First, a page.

In some embodiments, a combustible fluid fuel deflagrates instead of detonating inside the combustion chamber of an engine.

Fluid Carrier

A fluid carrier used for implementing a combustible fluid fuel of the invention holds the high-explosive material so that the fuel is substantially homogenous and fluid at a temperature of 273K at atmospheric pressure.

Generally, a fluid carrier is combustible. Suitable fluid carriers include oils, alcohols, hydrocarbons, for example, paraffin, synthetic polyalphaolefins, fuel oil, kerosene, diesel fuel, gasoline, alpha-olefins (e.g., 1-hexene) and ester-based oils such as DOP (bis (2-ethylhexyl phthalate).

In some embodiments, a fluid carrier is a solvent for the high-explosive material and includes not less than about 50% by weight aromatic components. In some embodiments the solvent includes not less than about 60%, not less than about 70%, not less than about 80%, not less than about 90% and even not less than about 95% by weight aromatic components. Any suitable aromatic material may be used as a component of a solvent of a combustible fluid fuel of the invention. Suitable aromatic components include, but are not limited to at least one component selected from the group consisting of benzene, monosubstituted (especially alkyl) substituted benzenes (e.g., toluene, ethylbenzene, chlorobenzene), disubstituted (especially alkyl) substituted benzenes (e.g., xylene, o-xylene, m-xylene, p-xylene), trisubstituted (especially alkyl) substituted benzenes (e.g., mesitylene, 1,2,4-trimethylbenzene), aniline, benzyl alcohol, benzaldehyde and mixtures thereof. Without wishing to be held to any one theory, it is believed that in some such embodiments, the solvent not only dissolves the high-explosive material so that the fuel is fluid, allowing simple transport of the fuel to a combustion chamber, but changes the combustion characteristics of the solution to be similar to that of fuels known for use in reciprocating internal combustion engines.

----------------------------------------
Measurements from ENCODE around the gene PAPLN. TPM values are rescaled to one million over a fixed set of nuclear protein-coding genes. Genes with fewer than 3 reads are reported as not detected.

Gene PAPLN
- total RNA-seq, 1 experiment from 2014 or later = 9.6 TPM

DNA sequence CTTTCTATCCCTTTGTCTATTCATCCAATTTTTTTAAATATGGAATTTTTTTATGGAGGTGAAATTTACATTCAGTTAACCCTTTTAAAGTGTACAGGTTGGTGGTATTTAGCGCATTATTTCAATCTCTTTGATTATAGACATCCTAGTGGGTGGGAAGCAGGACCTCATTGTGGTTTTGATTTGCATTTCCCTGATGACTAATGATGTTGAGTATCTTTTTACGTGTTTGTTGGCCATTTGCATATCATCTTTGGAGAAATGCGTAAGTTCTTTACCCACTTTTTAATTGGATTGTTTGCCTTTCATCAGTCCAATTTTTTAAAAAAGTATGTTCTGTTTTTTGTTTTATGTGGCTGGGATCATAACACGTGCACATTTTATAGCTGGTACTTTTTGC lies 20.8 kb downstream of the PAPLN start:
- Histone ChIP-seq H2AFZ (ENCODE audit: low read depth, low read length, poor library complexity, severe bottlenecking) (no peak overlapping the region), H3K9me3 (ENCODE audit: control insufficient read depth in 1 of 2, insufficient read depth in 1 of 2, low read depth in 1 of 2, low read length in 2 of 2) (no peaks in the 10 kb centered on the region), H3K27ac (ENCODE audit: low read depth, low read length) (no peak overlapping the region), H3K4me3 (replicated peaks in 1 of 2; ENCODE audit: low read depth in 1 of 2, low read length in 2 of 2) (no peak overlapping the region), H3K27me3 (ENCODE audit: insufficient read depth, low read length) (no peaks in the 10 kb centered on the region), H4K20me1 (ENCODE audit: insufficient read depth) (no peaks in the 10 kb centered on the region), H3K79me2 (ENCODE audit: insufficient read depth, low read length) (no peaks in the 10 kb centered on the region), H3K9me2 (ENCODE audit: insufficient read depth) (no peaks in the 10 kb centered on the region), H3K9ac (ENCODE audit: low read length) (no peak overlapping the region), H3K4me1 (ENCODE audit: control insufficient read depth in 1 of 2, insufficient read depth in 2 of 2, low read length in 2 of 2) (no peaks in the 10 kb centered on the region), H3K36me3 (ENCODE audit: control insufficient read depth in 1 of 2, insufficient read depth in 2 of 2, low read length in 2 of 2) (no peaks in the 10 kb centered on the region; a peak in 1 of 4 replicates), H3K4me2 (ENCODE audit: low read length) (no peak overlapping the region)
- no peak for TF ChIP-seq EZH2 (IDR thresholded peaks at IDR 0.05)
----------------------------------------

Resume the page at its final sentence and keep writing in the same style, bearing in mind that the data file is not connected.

High-Explosive Material